Urinary Tract Infections: Diagnostic and Management Issues
Kalpana Gupta, MD, MPH Editor
It has been over a decade since the last Infectious Disease Clinics of North America issue dedicated to UTI was published. During this time, the approach to this broad clinical syndrome has been impacted by ever-increasing antibacterial resistance, political and financial ramifications, and an evolving understanding about the role of the human microbiome in the prevention of infectious diseases. In this issue, well-recognized experts have contributed articles aimed at optimizing the diagnosis, management, and prevention of UTI. The infection remains exceedingly common, being one of the primary reasons for an emergency room visit made by otherwise healthy women. The risk factors and burden of disease vary by patient population and the specific urinary tract syndrome. Characterization of the specific syndrome remains important for appropriate diagnosis and management. The concept of asymptomatic bacteriuria and candiduria as conditions not warranting therapy in most situations is increasingly being accepted and incorporated into clinical practice guidelines and stewardship programs. The diagnosis of UTI in the hospital setting, especially in patients with urinary catheters, has taken on new significance in the past several years. Prevention of catheter-associated UTI is now a Joint Commission National Patient Safety Goal, making accurate diagnosis of infection versus colonization a critical issue. In addition, hospitals are no longer reimbursed for catheter-associated UTIs that occur in the hospital, and rates are being publically reported in some cases, creating political and financial pressures to reduce these infections. Appropriate management of UTI in different patient care settings including primary care, the emergency department, and acute and long-term care inpatient settings is becoming more challenging. Resistance among uropathogens is now not only an issue for complicated hospital-associated UTIs, but for simple community-acquired infections as well. With rising resistance across multiple classes of drugs, oral options for UTI are limited and sometimes nonexistent. Choosing an empiric oral therapy regimen that is likely to be active for outpatient cystitis is necessitating the use of older drugs such as nitrofurantoin and fosfomycin rather than the more familiar sulfa- and fluoroquinolone classes of agents. Oral options for more invasive UTI are even further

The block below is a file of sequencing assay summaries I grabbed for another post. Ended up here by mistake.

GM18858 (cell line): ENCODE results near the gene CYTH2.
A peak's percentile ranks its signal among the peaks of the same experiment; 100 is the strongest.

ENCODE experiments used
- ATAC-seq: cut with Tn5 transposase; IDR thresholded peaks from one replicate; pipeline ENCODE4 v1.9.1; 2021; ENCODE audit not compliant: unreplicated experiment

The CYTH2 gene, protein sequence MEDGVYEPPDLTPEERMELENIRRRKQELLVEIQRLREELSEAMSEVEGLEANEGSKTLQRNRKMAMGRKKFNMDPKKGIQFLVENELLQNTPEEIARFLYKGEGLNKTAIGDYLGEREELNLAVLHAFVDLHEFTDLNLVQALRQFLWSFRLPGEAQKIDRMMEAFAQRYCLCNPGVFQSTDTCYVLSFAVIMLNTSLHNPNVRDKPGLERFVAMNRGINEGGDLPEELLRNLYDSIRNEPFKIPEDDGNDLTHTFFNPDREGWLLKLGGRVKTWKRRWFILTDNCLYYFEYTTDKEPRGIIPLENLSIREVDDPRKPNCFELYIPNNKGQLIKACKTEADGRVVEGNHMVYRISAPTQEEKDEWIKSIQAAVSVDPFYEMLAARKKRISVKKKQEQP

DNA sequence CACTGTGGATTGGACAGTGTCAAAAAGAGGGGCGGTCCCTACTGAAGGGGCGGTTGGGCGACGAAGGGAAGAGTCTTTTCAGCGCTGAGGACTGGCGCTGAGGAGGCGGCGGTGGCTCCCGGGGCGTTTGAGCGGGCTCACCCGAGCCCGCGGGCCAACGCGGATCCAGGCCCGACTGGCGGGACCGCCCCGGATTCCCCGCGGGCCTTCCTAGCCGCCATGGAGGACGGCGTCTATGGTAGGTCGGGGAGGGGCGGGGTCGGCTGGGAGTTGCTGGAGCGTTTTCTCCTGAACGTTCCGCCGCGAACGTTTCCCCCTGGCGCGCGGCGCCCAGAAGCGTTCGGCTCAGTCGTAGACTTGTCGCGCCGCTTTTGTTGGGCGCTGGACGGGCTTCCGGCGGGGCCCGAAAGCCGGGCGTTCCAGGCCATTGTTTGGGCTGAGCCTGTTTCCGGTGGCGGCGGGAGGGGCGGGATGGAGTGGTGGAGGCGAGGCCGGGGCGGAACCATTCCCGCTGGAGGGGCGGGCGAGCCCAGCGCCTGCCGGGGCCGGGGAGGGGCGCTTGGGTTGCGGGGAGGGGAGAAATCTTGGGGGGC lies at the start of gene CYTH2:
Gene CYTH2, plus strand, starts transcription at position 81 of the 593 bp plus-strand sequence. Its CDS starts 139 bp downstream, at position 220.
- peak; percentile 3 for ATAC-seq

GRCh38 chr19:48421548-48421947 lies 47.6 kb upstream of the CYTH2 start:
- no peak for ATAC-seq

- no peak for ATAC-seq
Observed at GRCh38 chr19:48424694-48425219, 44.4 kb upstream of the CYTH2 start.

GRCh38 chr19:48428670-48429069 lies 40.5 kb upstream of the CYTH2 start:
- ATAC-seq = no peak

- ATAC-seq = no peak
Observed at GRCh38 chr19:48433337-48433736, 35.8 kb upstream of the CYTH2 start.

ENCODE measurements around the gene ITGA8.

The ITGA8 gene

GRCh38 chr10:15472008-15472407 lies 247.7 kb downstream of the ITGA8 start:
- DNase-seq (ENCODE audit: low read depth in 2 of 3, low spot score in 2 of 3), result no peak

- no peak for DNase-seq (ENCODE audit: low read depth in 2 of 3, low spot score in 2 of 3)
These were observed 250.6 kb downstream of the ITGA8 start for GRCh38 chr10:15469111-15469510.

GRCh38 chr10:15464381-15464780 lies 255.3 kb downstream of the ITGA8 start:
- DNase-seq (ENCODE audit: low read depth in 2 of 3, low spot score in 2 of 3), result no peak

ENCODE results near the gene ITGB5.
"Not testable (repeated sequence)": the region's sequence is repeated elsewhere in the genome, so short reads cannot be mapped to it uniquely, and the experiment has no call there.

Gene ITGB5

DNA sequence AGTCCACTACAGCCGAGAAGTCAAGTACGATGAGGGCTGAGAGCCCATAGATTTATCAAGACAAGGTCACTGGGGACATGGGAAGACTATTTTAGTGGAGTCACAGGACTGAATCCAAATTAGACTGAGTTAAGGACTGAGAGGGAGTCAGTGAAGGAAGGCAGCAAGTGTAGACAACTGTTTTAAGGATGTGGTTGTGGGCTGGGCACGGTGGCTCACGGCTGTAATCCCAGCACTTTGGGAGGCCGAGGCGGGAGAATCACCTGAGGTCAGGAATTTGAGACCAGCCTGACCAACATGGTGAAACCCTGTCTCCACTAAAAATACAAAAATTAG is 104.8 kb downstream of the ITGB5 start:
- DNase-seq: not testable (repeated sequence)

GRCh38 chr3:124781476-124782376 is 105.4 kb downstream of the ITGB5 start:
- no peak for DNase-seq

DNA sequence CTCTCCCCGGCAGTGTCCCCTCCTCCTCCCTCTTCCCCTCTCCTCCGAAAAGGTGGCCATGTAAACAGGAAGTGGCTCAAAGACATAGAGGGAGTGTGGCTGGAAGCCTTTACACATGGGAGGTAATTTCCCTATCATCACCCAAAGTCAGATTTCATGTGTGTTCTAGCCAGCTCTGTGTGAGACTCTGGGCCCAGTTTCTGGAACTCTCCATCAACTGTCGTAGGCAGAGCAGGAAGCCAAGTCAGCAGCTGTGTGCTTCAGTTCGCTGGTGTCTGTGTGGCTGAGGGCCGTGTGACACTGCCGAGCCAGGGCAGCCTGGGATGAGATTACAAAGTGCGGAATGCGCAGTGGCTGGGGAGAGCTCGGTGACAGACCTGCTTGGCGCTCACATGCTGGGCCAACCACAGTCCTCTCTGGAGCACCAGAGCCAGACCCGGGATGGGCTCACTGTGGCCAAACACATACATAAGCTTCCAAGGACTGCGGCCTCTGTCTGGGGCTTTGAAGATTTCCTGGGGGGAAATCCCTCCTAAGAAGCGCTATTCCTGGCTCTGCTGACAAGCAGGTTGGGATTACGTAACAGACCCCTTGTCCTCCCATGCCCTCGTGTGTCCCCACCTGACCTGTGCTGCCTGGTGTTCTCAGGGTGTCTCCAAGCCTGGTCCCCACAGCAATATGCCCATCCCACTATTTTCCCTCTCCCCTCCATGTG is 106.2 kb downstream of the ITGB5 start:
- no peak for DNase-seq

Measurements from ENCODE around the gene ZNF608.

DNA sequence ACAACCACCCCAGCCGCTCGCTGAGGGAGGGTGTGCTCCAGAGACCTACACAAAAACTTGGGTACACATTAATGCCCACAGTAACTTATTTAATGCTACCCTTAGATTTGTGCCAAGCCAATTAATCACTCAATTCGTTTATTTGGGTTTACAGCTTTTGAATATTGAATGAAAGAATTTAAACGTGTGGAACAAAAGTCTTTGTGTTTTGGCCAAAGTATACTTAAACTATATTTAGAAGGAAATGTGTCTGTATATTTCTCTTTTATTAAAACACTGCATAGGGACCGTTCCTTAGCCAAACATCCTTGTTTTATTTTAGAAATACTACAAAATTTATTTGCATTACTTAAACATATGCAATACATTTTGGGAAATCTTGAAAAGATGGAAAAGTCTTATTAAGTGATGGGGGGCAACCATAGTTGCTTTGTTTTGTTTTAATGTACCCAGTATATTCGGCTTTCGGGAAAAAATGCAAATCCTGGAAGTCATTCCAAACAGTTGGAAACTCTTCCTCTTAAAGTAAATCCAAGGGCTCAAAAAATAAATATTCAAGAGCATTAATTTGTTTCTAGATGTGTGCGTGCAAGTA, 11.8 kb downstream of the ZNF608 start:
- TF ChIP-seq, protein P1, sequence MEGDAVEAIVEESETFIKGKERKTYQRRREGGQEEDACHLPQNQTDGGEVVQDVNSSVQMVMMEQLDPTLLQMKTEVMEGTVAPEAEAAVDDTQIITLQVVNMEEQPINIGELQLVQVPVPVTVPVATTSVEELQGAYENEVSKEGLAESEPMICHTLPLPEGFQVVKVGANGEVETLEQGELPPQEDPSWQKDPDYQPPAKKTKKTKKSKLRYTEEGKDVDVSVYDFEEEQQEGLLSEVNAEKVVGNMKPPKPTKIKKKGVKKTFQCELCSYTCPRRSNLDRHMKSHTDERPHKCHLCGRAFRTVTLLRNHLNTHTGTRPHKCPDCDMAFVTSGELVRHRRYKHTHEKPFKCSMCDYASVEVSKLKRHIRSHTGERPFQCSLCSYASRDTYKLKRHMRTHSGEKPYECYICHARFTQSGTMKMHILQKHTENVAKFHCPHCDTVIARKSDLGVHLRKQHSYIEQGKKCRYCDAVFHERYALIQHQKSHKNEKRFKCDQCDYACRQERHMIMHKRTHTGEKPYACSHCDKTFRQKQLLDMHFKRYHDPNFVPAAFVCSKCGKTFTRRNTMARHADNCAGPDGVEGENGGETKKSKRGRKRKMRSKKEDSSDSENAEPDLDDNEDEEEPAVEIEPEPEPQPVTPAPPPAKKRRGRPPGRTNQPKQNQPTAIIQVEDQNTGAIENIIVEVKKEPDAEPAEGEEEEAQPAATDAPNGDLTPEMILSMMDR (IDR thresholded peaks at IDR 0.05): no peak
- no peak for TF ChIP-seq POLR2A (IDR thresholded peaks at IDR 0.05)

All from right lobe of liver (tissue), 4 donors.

Infect Dis Clin N Am 28 (2014) ix–x http://dx.doi.org/10.1016/j.idc.2013.11.001 0891-5520/14/$ – see front matter Ó 2014 Published by Elsevier Inc.
constrained, resulting in the need for intravenous therapy for infections that have traditionally been managed in the outpatient setting. Prevention of infection and judicious use of antimicrobials are concepts that have come to the forefront and directly impact the management of UTI. Non-antimicrobial approaches to prevention are being prioritized over the traditional use of suppressive antibiotics by some patients because avoiding antibiotics and sparing the gut microbiome is now recognized as a desirable benefit outweighing the potential risk of lower efficacy. Understanding of the pathogenesis of UTI has also evolved; both microbiological and genomics-based studies demonstrate the importance of Lactobacillus spp in the vaginal microbiota. Therapeutic interventions to address alterations in the urogenital microbiota and prevent UTI are currently being studied. Thus, the overall approach to diagnosis and management of UTI has markedly shifted in the past decade. I am grateful to the editors of the Infectious Disease Clinics of North America for giving me the opportunity to serve as guest editor and to the distinguished group of colleagues who have contributed their expertise to make this issue an informative and valuable resource for years to come. Kalpana Gupta, MD, MPH Infectious Diseases VA Boston HCS West Roxbury, MA, USA Infectious Diseases Boston University School of Medicine Boston, MA, USA E-mail address: [email protected]